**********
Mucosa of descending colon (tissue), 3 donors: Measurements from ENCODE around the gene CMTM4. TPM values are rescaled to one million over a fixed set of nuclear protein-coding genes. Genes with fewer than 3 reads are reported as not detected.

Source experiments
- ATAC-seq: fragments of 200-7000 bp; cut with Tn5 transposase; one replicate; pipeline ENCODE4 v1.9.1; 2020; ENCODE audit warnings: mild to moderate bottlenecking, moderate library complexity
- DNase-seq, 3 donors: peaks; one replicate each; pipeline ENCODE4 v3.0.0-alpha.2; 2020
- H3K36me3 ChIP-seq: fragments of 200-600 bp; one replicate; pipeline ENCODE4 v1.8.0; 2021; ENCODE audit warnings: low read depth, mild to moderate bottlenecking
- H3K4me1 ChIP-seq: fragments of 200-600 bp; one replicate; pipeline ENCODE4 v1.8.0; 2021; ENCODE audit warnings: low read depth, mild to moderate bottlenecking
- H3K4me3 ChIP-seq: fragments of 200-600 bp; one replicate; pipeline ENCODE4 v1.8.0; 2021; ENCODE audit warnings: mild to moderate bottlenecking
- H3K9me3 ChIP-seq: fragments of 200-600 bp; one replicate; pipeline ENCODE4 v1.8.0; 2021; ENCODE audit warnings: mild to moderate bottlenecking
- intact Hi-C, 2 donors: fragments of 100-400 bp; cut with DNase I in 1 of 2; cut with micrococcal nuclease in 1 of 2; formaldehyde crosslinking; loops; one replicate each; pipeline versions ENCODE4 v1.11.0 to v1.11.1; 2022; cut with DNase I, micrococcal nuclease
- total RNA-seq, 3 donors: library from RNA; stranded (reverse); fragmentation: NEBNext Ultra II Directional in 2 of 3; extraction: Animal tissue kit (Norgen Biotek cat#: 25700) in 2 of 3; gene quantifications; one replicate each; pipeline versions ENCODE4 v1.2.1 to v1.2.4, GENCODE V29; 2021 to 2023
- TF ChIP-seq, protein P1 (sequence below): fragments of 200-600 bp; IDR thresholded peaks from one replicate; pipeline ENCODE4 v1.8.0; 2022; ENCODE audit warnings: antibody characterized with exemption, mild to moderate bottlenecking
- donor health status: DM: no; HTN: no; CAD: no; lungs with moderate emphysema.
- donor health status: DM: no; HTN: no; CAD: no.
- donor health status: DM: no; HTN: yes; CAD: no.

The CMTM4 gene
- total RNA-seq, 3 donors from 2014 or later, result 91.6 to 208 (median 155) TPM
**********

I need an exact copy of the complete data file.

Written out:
Mucosa of descending colon (tissue), 3 donors: Measurements from ENCODE around the gene CMTM4. TPM values are rescaled to one million over a fixed set of nuclear protein-coding genes. Genes with fewer than 3 reads are reported as not detected.

Source experiments
- ATAC-seq: fragments of 200-7000 bp; cut with Tn5 transposase; one replicate; pipeline ENCODE4 v1.9.1; 2020; ENCODE audit warnings: mild to moderate bottlenecking, moderate library complexity
- DNase-seq, 3 donors: peaks; one replicate each; pipeline ENCODE4 v3.0.0-alpha.2; 2020
- H3K36me3 ChIP-seq: fragments of 200-600 bp; one replicate; pipeline ENCODE4 v1.8.0; 2021; ENCODE audit warnings: low read depth, mild to moderate bottlenecking
- H3K4me1 ChIP-seq: fragments of 200-600 bp; one replicate; pipeline ENCODE4 v1.8.0; 2021; ENCODE audit warnings: low read depth, mild to moderate bottlenecking
- H3K4me3 ChIP-seq: fragments of 200-600 bp; one replicate; pipeline ENCODE4 v1.8.0; 2021; ENCODE audit warnings: mild to moderate bottlenecking
- H3K9me3 ChIP-seq: fragments of 200-600 bp; one replicate; pipeline ENCODE4 v1.8.0; 2021; ENCODE audit warnings: mild to moderate bottlenecking
- intact Hi-C, 2 donors: fragments of 100-400 bp; cut with DNase I in 1 of 2; cut with micrococcal nuclease in 1 of 2; formaldehyde crosslinking; loops; one replicate each; pipeline versions ENCODE4 v1.11.0 to v1.11.1; 2022; cut with DNase I, micrococcal nuclease
- total RNA-seq, 3 donors: library from RNA; stranded (reverse); fragmentation: NEBNext Ultra II Directional in 2 of 3; extraction: Animal tissue kit (Norgen Biotek cat#: 25700) in 2 of 3; gene quantifications; one replicate each; pipeline versions ENCODE4 v1.2.1 to v1.2.4, GENCODE V29; 2021 to 2023
- TF ChIP-seq, protein P1 (sequence below): fragments of 200-600 bp; IDR thresholded peaks from one replicate; pipeline ENCODE4 v1.8.0; 2022; ENCODE audit warnings: antibody characterized with exemption, mild to moderate bottlenecking
- donor health status: DM: no; HTN: no; CAD: no; lungs with moderate emphysema.
- donor health status: DM: no; HTN: no; CAD: no.
- donor health status: DM: no; HTN: yes; CAD: no.

The CMTM4 gene
- total RNA-seq, 3 donors from 2014 or later, result 91.6 to 208 (median 155) TPM